Read more... )
lotesse: (Sweet Bess)
I've been thinking about queerness. About what we actually mean by the term "queer."

Queer no longer means homosexual, doesn't just mean BDSM, can apply to non-drag queens. I self-identify as queer. I'm femme to the extreme, submissive but not into being humiliated, and while I've messed around with girls the biggest relationship of my life has been heterosexual, and wonderfully so. So what does it mean when I call myself queer?

If we think about what isn't queer, we're likely to think of being straight. But heterosexuals can be queer.

To me, it all comes down to sellf-awareness. I'm going to go out on a limb and say that we're all queer. Each and every one of us. No two people's sexuality is exactly the same. There is no norm to deviate from, and thus no one can be called "normal." Being queer is the sate of being aware of your body, your desires, and your sexuality, and not being afraid to ask for what you want even if it's not being June Cleaver. Or even if it is. But everything you do has to be a choice.

True straight people are the defaulters. They don't look into themselves, don't question who they are. They just take the roles thrown at them from the television and the glossies and the bilboards and the easy listening songs and pinch and squeeze themselves until they fit. Some people may naturally fit into them, and if they choose to be who they really are after thought and introspection, that's a queer act.

Queer means not being able to pigeonhole anymore. It' means not being able to look at a person and say, "Oh, she's straight." Because if that's who she really, truly is, her own claimed sexuality is quite quite queer. You can't divide out the queers by who's got kids, who lives in the city, who has a dog, who goes to the country club, who's a college student. You can't draw lines among queers.

When I say that I am queer, that means that I have looked into myself and found what gives me pleasure. It means that I make my choices based only on who I am as a person, never because society tells me to. It means that I accept myself, and luxuriate in my own unique desires.

I'd hope that someday we can all be queers.
lotesse: (rainbow)
http://www.sexuality.org/l/davids/cn154.html

David Steinberg, who is consistently wonderful, excellent, honest, and interesting, writes about his experiences as a student of human sexuality in San Franciso last year, with pictures. And makes me cry. Reading this column made me remember what it was like last Feb. 12. It's easy to forget. Politically we're not doing very well. Bush was re-elected, and in November the Democrats certainly lost more than they gained. It's easy to look at all the hate been thrown around and forget the wonderous nature of that time.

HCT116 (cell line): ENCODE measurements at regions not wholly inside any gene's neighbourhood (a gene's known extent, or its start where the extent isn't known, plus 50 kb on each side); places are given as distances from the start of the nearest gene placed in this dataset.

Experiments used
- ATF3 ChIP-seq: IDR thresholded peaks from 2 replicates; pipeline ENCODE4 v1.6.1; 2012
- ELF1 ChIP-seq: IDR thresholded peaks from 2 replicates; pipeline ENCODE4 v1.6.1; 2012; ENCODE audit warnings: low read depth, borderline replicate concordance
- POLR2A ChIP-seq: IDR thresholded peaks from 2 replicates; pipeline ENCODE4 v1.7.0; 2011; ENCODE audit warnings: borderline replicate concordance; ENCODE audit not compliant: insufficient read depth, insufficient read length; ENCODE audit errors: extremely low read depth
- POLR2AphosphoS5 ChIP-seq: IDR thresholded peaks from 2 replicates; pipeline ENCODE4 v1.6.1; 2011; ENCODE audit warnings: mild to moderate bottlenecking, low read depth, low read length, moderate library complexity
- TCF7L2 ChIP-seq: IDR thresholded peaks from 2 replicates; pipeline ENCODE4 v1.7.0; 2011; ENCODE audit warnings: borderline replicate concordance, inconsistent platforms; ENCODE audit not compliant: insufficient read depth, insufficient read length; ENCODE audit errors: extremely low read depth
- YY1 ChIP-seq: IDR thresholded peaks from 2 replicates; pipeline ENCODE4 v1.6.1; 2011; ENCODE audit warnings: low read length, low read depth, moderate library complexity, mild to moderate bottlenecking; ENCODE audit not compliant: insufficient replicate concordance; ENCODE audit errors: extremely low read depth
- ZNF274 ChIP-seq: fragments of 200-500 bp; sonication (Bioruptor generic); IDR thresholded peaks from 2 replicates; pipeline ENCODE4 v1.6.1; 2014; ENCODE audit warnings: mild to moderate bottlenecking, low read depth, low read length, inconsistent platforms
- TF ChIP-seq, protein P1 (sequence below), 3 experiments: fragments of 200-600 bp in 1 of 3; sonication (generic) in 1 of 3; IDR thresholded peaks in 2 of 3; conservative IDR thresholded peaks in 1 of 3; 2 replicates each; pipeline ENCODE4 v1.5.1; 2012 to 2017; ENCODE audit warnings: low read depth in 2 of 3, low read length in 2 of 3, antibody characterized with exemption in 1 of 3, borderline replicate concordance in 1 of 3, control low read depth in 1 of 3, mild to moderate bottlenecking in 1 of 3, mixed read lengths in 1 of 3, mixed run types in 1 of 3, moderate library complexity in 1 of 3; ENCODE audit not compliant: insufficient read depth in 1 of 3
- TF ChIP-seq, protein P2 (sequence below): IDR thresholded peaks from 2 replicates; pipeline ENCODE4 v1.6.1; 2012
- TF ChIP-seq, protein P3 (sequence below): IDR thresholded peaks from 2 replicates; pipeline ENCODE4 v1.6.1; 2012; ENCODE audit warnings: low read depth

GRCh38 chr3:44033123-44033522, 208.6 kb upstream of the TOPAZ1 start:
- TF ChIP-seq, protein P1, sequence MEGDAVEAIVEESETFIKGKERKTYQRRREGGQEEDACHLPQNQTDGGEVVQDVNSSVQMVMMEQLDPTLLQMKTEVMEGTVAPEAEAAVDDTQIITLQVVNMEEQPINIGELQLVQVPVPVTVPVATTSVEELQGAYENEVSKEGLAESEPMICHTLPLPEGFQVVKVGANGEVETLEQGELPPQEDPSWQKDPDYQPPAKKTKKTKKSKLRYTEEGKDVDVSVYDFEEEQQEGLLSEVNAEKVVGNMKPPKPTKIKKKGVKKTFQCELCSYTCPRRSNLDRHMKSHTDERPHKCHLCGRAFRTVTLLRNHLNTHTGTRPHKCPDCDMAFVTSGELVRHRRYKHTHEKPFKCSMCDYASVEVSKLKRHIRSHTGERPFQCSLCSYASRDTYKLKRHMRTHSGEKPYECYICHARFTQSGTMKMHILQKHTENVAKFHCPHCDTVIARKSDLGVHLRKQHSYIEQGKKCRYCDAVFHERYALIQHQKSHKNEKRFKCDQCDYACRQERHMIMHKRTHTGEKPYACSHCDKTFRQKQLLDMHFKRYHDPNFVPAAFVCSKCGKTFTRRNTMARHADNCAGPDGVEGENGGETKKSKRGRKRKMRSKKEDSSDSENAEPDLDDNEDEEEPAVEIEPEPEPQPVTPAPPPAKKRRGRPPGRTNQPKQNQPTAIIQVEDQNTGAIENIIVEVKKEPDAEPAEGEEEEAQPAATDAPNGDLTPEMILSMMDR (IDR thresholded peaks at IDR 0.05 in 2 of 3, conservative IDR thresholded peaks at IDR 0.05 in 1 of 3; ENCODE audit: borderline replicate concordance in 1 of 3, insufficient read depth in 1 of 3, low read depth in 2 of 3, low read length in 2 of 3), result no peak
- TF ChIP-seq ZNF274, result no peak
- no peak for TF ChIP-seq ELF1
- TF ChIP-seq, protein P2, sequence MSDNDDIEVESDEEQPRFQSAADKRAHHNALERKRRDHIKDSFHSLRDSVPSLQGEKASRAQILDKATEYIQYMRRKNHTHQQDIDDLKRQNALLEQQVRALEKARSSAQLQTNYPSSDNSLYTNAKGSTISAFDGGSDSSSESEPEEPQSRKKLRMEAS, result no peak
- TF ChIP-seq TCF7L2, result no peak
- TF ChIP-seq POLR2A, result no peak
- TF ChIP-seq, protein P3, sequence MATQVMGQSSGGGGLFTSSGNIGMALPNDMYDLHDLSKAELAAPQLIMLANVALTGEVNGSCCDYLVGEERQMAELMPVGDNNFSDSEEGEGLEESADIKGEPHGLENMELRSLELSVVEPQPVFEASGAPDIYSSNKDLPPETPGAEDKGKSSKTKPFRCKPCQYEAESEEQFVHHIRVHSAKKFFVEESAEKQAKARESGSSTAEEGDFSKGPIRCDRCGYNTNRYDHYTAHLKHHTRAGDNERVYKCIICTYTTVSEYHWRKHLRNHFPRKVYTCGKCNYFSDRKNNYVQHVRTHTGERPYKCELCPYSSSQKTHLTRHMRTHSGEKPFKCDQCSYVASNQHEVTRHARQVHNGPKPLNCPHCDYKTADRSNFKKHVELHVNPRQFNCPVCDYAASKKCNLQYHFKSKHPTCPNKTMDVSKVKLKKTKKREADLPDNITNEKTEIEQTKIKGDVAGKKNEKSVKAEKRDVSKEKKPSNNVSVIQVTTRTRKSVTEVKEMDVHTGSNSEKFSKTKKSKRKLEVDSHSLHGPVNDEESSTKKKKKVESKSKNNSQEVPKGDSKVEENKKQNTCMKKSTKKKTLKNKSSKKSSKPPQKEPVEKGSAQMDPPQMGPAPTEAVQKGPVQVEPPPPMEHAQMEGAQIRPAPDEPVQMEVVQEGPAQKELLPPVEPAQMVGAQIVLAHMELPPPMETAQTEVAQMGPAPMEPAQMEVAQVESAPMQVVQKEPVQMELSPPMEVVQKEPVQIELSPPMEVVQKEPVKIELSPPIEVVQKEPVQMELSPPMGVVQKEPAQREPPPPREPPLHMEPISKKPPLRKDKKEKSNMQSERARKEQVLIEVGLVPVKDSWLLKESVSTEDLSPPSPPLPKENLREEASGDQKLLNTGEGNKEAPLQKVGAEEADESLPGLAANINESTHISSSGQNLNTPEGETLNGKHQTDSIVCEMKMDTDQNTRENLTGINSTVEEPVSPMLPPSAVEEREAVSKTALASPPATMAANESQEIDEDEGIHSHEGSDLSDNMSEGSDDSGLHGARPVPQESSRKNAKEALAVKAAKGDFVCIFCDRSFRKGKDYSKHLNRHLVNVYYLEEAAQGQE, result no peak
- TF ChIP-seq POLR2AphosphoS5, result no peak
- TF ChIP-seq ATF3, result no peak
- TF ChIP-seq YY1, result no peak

Damn it, we've tasted equality. So many who had waited so long were made so simply, purely happy last year, and then bumped down to second class again. But it did happen, and it wass amazing.
lotesse: (untold)
I, unlike the rest of the world, did not read Flowers in the Attic in Junior High, but I've heard considerable amounts about it due to everyone else's cires of, "It warped me forever! And I liked it! Eeep!" So I found it at the Goodwill for a quarter and picked it up.

I totally love this book. Even though I can't help thinking that it isn't that well made. It's pure emotional masturbation, baby, but it hits enough of my emotional kinks that I'm totally in love with it.

I've been finding that I really, really love sibling incest stories. Not Weasley twincest, for some reason. It just seems sort of boring to me. I think it may be due to the fact that I find the twins about as iteresting as drying glue, but hey. YMMV. But I like the incest stories that are dark and twisty and wong wrong wrong and yet so wonderfully right, the ones that you root for at the same time as you cringe at it all. The ones that you secretly want to last for ever and ever. The ones that are stories about true love, but not really, because they're also vaguely horrible and destructive.

Why is this so attractive? I have no interest in actual incest; usually it's ignorant and crude and opressive and horrid, nothing like the gothic elegance of my incest stories. Perhaps it has something to do with the longing for ultimate closeness--the sibling, closest to us in all the world, friend and companion, also becoming lover and partner, one person filling your emotional life completely, as close to you as your own heartbeat. You will know each other completely, two halves of one whole.

Maybe this is part of it, but the undercurrent of wrongness is also definitely a factor. I don't think I'd be interested in a completely happy-ever-after story, something that didn't address the against-the-grain-ness of it all. That would feel false, jarring, crude. I don't know.

Thoughts?
lotesse: (susan)
...How's that for a pretentious title? Okay, but seriously. Having finally got round to reading Lolita, I've found my thoughts on underage fic and pr0n much clearer. (Caveat: I'm not into chan. At all. Not against it; just not my bag.)

But What! About! The CHILDREN!?! )

There! I've gotten up off my lazy ass and produced something of some worth to the fandom. Maybe.

daughter of the sea, oregano's first cousin